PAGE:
Practically speaking, such a magnetic field is generated by permanently inserting in the cavity of the implant a temporary screw entirely made of a permanent magnet of NdFeB (Neodymium-Iron-Boron) or an NdFeB compound, designed to be removed only after the perfect consolidation of the implant in the surrounding bone tissue.

The magnetic insert designed to be received in the implant inserted in the bone is entirely composed of the relevant healing screw or retention screw or covering screw, suitably made of NdFeB or the NdFeB compound.

To obtain a magnetic screw made of NdFeB or the NdFeB compound in one piece, the applicant has encountered some difficulties. As a matter of fact, there is some technical impairment in the realization of a one-piece screw made of NdFeB or the NdFeB compound.

Gluing one of the magnetic inserts available on the market to the end of the screw is not possible. Magnetic inserts of suitable dimensions must be milled to obtain a permanent magnet that is adjusted to the internal cavity of the implant and then threaded at the end of the magnetic insert must be obtained. The thread can be less resistant than an ordinary non-magnetic screw and therefore less reliable over time. However, considering the temporary use of the magnetic screw (about 1-2 months), the thread obtained in the magnet is sufficient for the necessary stability.

The realization of a NdFeB or NdFeB compound screw is more difficult than a screw made of steel alloy, since NdFeB or NdFeB compound is more difficult to be machined (for example, magnets can only be machined with diamond point mills and under constant water cooling because high temperatures cause magnetization loss). The thread of the NdFeB or NdFeB compound screw can be less resistant than the thread of the steel screw and is less reliable over time. However, considering the temporary use of the magnetic screw (about 1-2 months) the thread obtained in the magnet is sufficient for stability and retention for the necessary time.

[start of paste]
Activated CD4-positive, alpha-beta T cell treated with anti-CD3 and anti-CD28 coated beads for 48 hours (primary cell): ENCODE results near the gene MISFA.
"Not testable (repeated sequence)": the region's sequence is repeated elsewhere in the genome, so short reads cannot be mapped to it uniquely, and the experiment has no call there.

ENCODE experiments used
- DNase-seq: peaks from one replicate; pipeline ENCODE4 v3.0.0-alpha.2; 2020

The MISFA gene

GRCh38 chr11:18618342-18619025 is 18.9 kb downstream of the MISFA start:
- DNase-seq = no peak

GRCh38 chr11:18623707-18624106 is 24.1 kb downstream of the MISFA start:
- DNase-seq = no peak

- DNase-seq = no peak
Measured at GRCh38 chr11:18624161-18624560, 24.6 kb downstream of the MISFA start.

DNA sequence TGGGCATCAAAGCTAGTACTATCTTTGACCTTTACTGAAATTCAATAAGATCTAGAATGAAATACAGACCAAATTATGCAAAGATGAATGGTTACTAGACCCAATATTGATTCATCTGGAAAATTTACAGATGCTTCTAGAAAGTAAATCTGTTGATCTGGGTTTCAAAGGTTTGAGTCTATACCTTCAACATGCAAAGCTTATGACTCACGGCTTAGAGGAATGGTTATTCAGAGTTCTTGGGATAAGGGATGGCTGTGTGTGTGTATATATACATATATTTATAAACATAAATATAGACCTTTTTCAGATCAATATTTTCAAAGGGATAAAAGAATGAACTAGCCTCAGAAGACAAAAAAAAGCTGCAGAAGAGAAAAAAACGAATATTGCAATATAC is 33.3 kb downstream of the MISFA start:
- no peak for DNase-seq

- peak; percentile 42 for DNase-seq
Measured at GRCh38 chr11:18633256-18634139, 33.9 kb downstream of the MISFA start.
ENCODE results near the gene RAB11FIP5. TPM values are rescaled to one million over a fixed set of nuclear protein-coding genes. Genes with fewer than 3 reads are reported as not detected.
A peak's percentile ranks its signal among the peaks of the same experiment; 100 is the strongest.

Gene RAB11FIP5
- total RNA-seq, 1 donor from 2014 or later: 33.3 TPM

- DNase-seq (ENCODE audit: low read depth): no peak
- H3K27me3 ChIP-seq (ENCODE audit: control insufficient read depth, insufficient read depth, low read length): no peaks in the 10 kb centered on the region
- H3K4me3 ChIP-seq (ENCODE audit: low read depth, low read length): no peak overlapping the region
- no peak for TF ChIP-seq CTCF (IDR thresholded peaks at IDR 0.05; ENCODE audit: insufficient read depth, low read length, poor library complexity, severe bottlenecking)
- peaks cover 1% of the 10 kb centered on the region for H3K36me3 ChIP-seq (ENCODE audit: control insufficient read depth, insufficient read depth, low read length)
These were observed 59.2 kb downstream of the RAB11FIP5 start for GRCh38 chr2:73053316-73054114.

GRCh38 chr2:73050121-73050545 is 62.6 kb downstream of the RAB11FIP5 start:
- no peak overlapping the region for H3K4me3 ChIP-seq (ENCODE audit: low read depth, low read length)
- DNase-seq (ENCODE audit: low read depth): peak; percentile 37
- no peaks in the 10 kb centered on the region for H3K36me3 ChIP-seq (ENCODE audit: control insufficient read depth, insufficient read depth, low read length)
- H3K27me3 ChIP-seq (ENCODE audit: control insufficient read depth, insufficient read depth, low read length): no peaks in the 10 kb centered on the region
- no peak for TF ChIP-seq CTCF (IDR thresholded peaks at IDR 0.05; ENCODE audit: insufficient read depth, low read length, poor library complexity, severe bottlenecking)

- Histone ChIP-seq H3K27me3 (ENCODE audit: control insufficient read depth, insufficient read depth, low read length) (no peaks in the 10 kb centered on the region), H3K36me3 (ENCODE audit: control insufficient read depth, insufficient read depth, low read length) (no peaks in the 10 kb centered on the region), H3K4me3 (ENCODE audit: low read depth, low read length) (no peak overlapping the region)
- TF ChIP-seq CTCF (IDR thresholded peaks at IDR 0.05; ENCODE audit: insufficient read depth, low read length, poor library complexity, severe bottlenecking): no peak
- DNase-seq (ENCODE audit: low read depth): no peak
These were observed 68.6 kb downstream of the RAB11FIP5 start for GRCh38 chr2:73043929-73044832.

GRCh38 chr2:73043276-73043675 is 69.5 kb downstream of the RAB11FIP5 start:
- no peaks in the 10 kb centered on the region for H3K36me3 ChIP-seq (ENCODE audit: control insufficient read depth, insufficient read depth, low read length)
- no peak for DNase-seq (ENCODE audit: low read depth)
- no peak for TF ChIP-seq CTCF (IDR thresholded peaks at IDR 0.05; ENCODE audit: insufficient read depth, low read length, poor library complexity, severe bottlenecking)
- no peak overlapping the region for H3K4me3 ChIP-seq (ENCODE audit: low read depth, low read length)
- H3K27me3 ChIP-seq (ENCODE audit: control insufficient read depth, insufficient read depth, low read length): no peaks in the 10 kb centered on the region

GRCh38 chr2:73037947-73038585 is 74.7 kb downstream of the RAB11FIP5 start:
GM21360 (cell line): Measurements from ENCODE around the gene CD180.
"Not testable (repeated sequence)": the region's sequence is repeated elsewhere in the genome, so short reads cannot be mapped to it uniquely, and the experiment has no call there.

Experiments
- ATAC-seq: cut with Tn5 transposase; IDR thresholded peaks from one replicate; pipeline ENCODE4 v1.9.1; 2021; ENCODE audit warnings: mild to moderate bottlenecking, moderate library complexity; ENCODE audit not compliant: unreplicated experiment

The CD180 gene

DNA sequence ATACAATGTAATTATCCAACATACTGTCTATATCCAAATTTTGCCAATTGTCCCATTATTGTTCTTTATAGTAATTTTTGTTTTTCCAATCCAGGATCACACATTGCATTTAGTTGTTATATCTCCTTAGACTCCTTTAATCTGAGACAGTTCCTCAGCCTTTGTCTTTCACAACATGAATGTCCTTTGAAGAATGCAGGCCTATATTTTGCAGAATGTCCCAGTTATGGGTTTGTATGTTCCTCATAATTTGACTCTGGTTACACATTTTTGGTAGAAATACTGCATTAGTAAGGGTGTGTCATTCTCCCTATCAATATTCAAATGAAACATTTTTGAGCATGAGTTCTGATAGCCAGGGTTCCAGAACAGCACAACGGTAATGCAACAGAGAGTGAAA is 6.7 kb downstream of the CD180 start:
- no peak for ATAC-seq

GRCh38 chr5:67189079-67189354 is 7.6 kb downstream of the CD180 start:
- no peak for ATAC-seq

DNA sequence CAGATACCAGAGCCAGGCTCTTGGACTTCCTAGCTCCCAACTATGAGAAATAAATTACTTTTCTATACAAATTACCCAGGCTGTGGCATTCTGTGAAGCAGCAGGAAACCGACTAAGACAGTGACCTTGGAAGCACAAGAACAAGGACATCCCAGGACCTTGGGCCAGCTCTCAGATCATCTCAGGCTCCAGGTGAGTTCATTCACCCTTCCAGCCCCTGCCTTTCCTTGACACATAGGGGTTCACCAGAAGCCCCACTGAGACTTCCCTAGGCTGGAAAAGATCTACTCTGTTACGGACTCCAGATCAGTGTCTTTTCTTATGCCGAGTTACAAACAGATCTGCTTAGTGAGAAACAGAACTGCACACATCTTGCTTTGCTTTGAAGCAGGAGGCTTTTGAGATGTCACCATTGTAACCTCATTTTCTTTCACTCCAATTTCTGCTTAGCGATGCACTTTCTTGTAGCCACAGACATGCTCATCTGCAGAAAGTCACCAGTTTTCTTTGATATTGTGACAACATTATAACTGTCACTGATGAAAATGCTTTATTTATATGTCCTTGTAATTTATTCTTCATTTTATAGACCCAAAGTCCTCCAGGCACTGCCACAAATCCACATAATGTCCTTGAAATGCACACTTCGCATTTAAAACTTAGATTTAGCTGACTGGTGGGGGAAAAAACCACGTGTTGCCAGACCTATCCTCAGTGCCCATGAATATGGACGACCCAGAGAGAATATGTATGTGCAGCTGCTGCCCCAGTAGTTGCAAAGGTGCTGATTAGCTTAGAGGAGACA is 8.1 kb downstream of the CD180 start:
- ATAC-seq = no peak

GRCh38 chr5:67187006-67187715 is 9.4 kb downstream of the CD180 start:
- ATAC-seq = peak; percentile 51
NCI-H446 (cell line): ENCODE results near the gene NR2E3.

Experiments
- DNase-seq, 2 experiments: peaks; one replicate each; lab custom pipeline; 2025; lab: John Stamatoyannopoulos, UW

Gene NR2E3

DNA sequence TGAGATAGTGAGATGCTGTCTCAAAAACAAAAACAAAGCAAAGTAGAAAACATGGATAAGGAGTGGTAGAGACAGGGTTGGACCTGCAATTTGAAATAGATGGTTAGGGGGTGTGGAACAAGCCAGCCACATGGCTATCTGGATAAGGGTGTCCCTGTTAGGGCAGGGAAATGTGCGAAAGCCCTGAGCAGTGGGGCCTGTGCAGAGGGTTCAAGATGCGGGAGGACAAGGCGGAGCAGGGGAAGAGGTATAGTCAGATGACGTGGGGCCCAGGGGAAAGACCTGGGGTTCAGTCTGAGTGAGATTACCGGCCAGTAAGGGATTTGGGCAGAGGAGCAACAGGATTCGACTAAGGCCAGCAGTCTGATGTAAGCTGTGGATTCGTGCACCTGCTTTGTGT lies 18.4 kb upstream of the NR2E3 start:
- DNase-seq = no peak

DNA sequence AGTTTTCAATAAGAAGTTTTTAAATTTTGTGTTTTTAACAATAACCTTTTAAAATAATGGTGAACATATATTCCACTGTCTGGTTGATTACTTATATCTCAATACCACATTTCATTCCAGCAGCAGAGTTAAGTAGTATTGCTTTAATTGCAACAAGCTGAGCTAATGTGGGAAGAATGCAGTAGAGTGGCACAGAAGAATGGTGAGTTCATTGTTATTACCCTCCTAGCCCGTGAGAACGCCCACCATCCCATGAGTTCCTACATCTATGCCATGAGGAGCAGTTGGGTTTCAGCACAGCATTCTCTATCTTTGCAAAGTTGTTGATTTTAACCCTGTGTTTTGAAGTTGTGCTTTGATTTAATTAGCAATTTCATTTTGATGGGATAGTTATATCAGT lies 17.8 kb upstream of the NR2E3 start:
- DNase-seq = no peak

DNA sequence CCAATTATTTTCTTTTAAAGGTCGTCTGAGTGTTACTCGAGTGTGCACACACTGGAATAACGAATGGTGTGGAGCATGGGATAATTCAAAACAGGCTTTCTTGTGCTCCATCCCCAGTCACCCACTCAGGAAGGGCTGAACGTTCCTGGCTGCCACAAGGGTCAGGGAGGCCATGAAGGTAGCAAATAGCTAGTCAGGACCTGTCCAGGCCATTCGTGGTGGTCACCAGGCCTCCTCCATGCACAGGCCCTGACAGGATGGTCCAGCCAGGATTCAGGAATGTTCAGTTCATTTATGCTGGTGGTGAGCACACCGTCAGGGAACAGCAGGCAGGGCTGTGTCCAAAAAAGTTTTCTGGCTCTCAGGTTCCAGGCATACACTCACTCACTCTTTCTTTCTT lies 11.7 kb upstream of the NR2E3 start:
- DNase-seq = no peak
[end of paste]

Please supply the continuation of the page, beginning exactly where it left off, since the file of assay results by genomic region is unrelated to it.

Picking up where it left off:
Moreover, since the NdFeB or NdFeB compound screw contains neodymium that is easily subjected to oxidation, such screw must be completely or partially coated to increase anti-corrosion properties (in the part in contact with oral mucosa, the part opposite to the threaded part that is screwed inside the implant). A coating is made with a thin layer of nickel, copper, zinc, tin, silver, gold, titanium, resins or compounds of said materials, etc. Said coating must be sufficiently thin, for example lower than 50 micron, not to impair the magnetic qualities of the screw. The coating procedure is not necessary with steel alloys.

The screw entirely made of NdFeB or NdFeB compound permanent magnet according to some embodiments of the invention has various advantages with respect to an insert made of permanent magnet fixed to an ordinary screw.

As a matter of fact, said screw entirely made of permanent magnet is made in such a way to adjust to the internal cavity of the implant, so that the space available inside the implant is completely occupied by magnetic material. This allows for generating a magnetic field around the implant with higher intensity than the one generated by a smaller magnet as when using separate magnet and screw pieces. The intensity of the magnetic field generated by the one-piece magnetic screw is suitable to produce bone healing as desired.

No glue is used, which, although the glue is biocompatible, can be irritating and uncomfortable to use for the operator. The use of the one-piece magnetic screw makes the removal and insertion of the same screw easier.

Moreover, being the magnetic screw a one-piece screw, also the head of the magnetic screw attracts the end of the screwdriver that is used to insert the screw in the internal cavity of the implant, creating a bond that minimizes the risk that the screw may fall in the oral cavity and be swallowed by the patient during the insertion.